Donnie V. Rader
John, the apostle, has been called by some the apostle of love since he writes so much about it. Three of the five chapters of his first epistles have sections of verses devoted to loving our brethren. A quick summary of what those passages teach would be timely.
1 John 2:7-11. Here John’s point is that one cannot hate his brother and walk in the light at the same time. One who loves his bother abides in light, but he who hates his brother is in darkness.
1 John 3:10-18. Here we learn that love for brethren is evidence of our being sons of God (v. 14). One who hates his brother is a murder and cannot inherit eternal life (v. 15). We also learn that one of the reasons one may hate his brother is that his brother’s works are righteous and he own are evil (v. 12).
1 John 4:7-21. This is the fullest discussion of love in 1 John. One who truly loves his brother is born of God and knows God (v. 7). The love that God had for man in the sacrifice of his Son serves as an example of how we should love one another (vv. 9-11, 19). If we love our brother, God dwells in us (vv. 12-16). If we love God, we will love our brother also (vv. 20-21). Which means if there is a problem loving our brother, we have a problem loving God. He ends the section with a reminder that love is a command (v. 21).
As John uses the term "hate" in these passages it means a lack of love and not just to despise, detest, or abhor. Notice that what John calls "hate" in 1 John 3:15, is described as "does not love his brother" in the previous verse (v. 14). If that point is true, then one who does despise his brother is unquestionably wrong!
"Bitterness" is a word closely related to hatred. Paul instructed that all bitterness should be put away from us (Eph. 4:31). This word means "acridity (especially poison)" (Strongs #4088). Arndt and Gingrich includes the word "animosity"(A Greek-English Lexicon of the New Testament and Other Early Christian Literature 657).
How far hatred can go is illustrated in the attitudes and actions of Joseph’s brothers. The text says, ". . . they hated him and could not speak peaceably to him" (Gen. 37:4).
I suppose that everyone reading this has those who hate him. Those who comprise the Guardian of Truth Foundation are no exception. I have known many of the men associated with the foundation and the magazine for many years. I began writing for the paper in 1993 at Mike’s invitation. I was invited to sit in on board meetings as an advisor about six years ago. I am now serving as a board member. I mention that to say, that since my association with the foundation I have been amused and amazed at the degree and the depth of the resentment toward these good men. I must confess that I don’t fully understand why so many love to hate as they do.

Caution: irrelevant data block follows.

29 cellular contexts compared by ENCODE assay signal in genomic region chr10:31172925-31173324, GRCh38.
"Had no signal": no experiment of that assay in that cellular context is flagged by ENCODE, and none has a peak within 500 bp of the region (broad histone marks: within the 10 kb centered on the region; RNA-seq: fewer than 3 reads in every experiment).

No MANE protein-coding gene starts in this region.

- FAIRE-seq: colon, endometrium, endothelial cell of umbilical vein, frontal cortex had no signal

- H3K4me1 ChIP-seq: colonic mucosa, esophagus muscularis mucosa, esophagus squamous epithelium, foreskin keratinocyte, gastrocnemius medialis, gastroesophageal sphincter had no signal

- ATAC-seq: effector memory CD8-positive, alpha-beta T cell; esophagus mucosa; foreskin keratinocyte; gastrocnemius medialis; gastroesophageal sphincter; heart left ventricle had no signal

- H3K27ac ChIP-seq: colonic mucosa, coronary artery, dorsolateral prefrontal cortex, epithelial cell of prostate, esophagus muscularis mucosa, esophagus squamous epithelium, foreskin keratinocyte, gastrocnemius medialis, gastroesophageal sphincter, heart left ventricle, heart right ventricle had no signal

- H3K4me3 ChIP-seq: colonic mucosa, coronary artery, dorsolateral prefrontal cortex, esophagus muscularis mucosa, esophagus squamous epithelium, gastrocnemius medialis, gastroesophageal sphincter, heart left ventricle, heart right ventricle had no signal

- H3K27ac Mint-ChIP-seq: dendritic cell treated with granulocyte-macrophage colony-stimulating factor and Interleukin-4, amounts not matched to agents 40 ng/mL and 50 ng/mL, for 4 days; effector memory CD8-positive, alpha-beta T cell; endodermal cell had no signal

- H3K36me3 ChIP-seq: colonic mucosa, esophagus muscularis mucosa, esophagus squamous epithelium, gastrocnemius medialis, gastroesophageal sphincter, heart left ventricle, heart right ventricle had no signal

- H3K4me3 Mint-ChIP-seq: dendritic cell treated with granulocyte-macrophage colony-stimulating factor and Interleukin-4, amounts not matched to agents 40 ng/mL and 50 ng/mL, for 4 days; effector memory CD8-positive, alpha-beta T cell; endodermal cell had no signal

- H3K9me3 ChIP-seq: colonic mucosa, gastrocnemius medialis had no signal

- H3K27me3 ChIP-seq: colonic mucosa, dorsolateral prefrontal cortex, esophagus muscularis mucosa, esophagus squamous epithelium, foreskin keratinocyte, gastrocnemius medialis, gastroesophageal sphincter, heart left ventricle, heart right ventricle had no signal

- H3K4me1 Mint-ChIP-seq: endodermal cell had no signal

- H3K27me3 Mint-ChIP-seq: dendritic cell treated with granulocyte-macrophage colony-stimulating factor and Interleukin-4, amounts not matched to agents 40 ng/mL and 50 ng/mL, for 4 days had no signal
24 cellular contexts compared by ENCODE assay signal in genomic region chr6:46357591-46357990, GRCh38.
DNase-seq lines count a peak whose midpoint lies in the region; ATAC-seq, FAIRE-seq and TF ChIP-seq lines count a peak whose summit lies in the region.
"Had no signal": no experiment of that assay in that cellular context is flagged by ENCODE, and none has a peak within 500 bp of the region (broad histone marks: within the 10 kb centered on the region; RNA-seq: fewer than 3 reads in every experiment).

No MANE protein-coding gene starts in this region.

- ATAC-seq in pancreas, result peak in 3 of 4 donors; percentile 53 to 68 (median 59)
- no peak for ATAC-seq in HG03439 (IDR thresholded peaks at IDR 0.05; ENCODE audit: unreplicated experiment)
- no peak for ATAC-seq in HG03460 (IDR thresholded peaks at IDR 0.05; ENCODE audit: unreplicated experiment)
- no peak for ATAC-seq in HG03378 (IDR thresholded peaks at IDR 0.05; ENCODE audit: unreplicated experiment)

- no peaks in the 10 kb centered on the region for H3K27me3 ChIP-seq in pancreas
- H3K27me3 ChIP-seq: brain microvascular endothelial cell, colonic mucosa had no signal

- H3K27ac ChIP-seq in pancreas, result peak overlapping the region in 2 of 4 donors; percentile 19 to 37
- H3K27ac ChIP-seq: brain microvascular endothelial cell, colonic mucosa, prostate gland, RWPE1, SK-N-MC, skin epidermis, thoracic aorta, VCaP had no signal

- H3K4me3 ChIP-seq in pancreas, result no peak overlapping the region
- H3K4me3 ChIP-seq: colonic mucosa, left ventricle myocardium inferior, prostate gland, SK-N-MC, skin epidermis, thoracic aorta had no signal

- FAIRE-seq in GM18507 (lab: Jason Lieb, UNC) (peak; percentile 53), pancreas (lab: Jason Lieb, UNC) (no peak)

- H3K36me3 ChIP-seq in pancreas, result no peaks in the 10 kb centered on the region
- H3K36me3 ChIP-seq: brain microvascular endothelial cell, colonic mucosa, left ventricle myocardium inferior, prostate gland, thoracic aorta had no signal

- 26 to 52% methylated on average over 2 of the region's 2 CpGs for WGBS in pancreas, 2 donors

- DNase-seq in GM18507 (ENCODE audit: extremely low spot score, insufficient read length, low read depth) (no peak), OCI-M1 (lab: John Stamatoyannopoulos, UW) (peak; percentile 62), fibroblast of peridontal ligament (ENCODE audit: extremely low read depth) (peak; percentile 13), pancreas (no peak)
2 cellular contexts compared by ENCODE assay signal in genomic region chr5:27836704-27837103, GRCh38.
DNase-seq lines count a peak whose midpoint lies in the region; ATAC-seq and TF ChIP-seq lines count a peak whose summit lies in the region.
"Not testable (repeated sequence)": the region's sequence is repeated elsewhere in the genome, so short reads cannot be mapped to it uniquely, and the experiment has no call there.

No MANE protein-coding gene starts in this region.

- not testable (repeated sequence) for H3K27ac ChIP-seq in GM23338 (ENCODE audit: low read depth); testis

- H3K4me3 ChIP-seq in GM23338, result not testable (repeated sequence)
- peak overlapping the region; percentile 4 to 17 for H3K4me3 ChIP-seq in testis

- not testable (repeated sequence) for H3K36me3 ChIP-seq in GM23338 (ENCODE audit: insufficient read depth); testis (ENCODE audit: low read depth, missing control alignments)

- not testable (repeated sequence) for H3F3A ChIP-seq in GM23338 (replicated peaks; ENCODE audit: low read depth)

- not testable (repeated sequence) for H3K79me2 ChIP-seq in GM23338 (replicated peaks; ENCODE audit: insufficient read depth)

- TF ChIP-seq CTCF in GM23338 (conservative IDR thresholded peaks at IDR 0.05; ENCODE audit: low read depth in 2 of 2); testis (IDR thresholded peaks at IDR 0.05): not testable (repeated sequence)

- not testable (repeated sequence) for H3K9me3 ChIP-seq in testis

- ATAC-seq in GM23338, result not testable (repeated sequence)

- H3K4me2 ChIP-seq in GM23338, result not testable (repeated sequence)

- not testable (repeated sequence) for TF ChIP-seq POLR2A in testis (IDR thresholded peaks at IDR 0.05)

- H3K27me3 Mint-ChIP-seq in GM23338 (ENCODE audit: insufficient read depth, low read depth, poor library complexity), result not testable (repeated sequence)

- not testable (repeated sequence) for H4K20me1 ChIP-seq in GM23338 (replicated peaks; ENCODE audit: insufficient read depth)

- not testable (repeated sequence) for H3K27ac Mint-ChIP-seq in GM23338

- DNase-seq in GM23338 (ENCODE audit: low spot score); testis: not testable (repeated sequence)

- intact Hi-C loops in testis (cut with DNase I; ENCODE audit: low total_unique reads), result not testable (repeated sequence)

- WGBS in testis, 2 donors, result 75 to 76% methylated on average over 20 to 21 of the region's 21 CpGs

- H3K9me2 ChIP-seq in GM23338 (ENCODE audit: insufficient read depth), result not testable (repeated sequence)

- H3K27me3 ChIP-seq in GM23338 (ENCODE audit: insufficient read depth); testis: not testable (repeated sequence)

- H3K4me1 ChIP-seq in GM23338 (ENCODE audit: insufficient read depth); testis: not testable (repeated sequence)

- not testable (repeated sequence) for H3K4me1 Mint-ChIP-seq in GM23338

There are those who delight in anything that might contribute to the "downfall" of Truth Magazine and those associated with it. The disdain and ridicule among some for the magazine is openly manifest. The names of those connected with the magazine and board are belittled and maligned. Motives are impugned. There are those who seem to relish in embarrassment of this organization. Many seem to be ready to believe any tale told (whether true or not, whether verified or not) that paints the foundation in a bad light. It is my judgment that some of the recent criticism is based upon who it is. If the matters being criticized were to involve someone else, I have a hard time believing that the critics would be as critical.
Perhaps the reasons for such resentment is varied. I am not blind to what creates enemies. However, I fail to understand the reason for the degree of it. Why some "love to hate" Truth Magazine to the extent they do is beyond me.
I have heard the stories of the resentment of the Gospel Guardian (and the men associated with it) in the days of the institutional battles. Many who read these lines, like me, are not old enough to remember those days. Others, though, can never forget the bitterness they witnessed in those days.
The Guardian of Truth Foundation is not just a magazine and two bookstores. It is board of ten men. The board consist of Connie W. Adams, Andy Alexander, Dickey Cooper, Ron Halbrook, Dan King, Fred Pollock, Donnie V. Rader, Weldon E. Warnock, Mike Willis, and Steve Wolfgang. The men I serve with are honorable men. The animosity shown toward the foundation is animosity toward these honorable men!
To disagree with something one of these men has said or written is one thing. But this degree of resentment is another. To challenge some decision made is understandable. But loving to hate brethren and assume the worst of them is a different matter.
I hope this article will challenge every reader to examine his heart to see if there could be any malice, bitterness or hatred for brethren. This should be a warning to all of us, self included. We who comprise the board of directors of the Guardian of Truth Foundation, and the staff of the magazine must not let the actions of our critics cause us to hate them.